March 26: A smooth spring training finally encounters some genuine matters of concern:

Two invalids and a mean looking bogey man appeared in the camp of the White Sox today. The invalids are Joe Jackson, who is nursing a strained tendon, and Eddie Cicotte, who flooded the carburetor of his stomach with too rich a mixture of food after the lean rations to which the players were restricted by the Mineral Wells menu.

The bogey man appeared via the sleeve of Tex Russell’s coat. There is a kink in some of the cords or muscles of the big southpaw’s salary wing, and the White Sox are banking a lot on said wing for the coming campaign.

Jackson’s injury was to his ankle, related to a spiking. Cicotte was back to work the next day, performing “pretty fairly for a man who was too sick to hold up his head yesterday.” Sanborn used the “flooded carburetor” line again.

An x-ray showed two “fibrous growths” on Russell’s arm just above the elbow. “Lots of work has been prescribed as the remedy ... so as to overcome the tendency of the growths to put a permanent crook in his elbow.”

April 1: The Tribune described the preseason's final week:

They are booked for eight more games in eight different cities before landing in St. Louis a week from Tuesday, and all they ask is a chance to keep in form.

The stops included:

  • Norman: Played and defeated the University of Oklahoma team.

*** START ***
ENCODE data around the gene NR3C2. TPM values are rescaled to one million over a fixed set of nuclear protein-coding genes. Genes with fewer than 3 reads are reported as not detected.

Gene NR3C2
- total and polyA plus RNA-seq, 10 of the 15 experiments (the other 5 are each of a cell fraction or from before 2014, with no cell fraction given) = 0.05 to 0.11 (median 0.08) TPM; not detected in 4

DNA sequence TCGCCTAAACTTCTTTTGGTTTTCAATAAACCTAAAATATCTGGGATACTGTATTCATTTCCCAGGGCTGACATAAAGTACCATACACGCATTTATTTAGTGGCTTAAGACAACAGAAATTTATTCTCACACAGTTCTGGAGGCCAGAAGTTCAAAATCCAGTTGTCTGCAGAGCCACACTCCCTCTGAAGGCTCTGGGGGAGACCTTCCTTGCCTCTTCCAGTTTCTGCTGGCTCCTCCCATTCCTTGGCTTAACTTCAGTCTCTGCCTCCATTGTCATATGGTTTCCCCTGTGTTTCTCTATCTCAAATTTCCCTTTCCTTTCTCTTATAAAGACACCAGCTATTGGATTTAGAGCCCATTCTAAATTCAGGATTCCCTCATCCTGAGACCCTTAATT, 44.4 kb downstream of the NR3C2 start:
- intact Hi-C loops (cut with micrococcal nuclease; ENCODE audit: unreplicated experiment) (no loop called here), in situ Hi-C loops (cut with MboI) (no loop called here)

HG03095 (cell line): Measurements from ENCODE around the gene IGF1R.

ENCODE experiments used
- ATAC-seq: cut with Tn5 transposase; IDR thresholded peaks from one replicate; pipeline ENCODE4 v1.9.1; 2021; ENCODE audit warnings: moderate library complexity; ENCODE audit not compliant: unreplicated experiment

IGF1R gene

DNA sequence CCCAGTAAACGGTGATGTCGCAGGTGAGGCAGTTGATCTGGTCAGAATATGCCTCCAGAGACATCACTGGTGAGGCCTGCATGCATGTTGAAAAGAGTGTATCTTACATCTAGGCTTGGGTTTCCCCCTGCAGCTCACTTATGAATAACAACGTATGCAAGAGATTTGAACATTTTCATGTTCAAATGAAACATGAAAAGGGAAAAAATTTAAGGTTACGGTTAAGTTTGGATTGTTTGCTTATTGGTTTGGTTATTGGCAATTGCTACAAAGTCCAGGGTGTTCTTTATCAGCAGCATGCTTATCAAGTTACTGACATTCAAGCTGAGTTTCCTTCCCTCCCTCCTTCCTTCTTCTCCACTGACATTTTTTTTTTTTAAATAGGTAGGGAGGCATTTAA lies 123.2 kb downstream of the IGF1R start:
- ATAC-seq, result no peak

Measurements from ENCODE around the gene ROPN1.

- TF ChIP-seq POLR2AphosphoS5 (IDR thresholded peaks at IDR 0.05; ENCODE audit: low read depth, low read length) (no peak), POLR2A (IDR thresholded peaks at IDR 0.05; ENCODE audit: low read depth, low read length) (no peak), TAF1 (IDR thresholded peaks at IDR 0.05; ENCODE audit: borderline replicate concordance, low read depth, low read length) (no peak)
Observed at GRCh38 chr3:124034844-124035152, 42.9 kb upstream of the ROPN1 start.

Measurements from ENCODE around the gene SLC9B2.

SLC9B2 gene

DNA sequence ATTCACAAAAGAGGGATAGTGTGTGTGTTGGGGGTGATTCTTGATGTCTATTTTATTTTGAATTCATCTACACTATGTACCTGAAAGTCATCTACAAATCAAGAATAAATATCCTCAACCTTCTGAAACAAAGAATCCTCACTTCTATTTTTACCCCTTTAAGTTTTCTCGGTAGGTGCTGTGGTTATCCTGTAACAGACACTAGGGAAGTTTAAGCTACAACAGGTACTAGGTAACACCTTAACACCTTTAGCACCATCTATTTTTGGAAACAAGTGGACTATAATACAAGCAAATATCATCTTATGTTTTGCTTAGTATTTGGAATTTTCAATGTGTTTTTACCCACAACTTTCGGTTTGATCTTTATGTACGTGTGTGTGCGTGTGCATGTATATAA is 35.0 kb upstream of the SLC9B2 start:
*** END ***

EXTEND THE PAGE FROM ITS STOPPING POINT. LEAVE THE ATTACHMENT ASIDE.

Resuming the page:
• Wichita: A sandstorm forced game’s cancellation.
  • Horton, Kansas: Cold and rain cancelled the game, and the hotel didn’t provide the team food.
  • St. Joseph, Mo.: The White Sox beat the local Drummers 7-3; Eldred appears out of the running at the major-league level due to the aforementioned inability to throw.
  • Ottumwa, Iowa: The White Sox win on a frigid day, and Eddie Collins survives a beaning.

(Also, back to the military subplot: A couple days after the United States entered World War I, American League president Ban Johnson says military drills will be part of the junior circuit’s pregame workouts during the regular season.)

  • Minneapolis: The White Sox beat the Millers on a frosty day, 9-1. Collins showed no ill effects from the pitch to the head, ducking a couple more up-and-in pitches.
  • St. Paul, Minn: The White Sox topped the Saints, 7-4.
  • Des Moines: They beat the local Western Leaguers 8-1.

Collins made it to Opening Day despite another HBP in the last exhibition, and Sanborn showed no reluctance to traffic in war imagery (Collins “rapped out two hits in spite of it, indicating that he is getting used to being peppers by the enemy’s gunners”).

Despite that and the Russell scare, the White Sox arrived in St. Louis for Opening Day largely healthy. The only player with questionable status was Risberg, who suffered a “slider” on one of his hips (the context makes it unclear; perhaps a strawberry?). At least at the onset of the season, there was finally no reason why the White Sox couldn't reclaim their first pennant since 1906, and nobody would probably accept an excuse if one were given.